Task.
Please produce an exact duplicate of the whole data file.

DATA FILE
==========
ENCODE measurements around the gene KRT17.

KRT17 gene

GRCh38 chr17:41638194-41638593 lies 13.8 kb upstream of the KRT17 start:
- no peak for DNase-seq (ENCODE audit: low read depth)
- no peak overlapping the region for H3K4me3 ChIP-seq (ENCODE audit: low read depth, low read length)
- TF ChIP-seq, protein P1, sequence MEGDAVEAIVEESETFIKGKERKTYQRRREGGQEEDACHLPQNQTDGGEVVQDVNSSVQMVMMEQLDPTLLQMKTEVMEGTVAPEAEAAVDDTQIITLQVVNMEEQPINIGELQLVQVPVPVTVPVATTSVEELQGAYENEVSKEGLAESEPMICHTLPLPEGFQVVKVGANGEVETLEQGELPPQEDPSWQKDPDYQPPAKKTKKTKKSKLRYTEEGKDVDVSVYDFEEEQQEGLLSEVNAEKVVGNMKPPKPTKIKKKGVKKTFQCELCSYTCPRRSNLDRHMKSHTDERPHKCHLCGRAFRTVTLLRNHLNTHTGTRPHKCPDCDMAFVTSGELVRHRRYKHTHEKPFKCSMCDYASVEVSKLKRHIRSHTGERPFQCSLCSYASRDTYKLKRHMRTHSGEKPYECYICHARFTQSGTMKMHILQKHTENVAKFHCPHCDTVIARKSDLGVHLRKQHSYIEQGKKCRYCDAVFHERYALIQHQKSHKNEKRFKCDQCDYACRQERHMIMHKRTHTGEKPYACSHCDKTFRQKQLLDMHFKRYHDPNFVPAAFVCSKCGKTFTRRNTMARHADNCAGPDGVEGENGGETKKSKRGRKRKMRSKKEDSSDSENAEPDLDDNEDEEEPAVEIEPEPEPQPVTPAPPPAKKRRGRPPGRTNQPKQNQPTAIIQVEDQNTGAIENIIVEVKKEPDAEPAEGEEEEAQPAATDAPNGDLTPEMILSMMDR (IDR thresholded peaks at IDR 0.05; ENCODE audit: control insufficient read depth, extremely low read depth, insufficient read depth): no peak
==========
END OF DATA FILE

ENCODE measurements around the gene KRT17.

KRT17 gene

GRCh38 chr17:41638194-41638593 lies 13.8 kb upstream of the KRT17 start:
- no peak for DNase-seq (ENCODE audit: low read depth)
- no peak overlapping the region for H3K4me3 ChIP-seq (ENCODE audit: low read depth, low read length)
- TF ChIP-seq, protein P1, sequence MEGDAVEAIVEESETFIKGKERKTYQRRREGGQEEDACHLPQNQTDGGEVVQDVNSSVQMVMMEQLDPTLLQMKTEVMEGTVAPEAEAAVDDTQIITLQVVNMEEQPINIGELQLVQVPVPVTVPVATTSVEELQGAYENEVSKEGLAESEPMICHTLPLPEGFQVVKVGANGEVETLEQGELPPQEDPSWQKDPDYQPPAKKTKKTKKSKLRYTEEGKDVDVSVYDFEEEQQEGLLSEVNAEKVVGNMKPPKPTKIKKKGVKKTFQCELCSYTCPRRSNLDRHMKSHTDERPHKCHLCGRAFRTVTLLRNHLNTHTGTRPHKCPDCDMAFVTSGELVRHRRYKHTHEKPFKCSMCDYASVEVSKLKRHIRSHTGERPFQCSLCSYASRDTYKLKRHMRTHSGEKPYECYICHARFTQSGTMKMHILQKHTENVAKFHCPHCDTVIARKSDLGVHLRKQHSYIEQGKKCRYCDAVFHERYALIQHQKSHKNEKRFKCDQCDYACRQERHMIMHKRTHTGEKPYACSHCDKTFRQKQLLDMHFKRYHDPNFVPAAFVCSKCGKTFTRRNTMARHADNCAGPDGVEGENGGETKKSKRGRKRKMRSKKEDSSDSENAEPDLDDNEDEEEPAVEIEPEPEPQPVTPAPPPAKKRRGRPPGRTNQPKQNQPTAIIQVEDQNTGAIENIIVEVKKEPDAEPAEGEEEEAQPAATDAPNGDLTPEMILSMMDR (IDR thresholded peaks at IDR 0.05; ENCODE audit: control insufficient read depth, extremely low read depth, insufficient read depth): no peak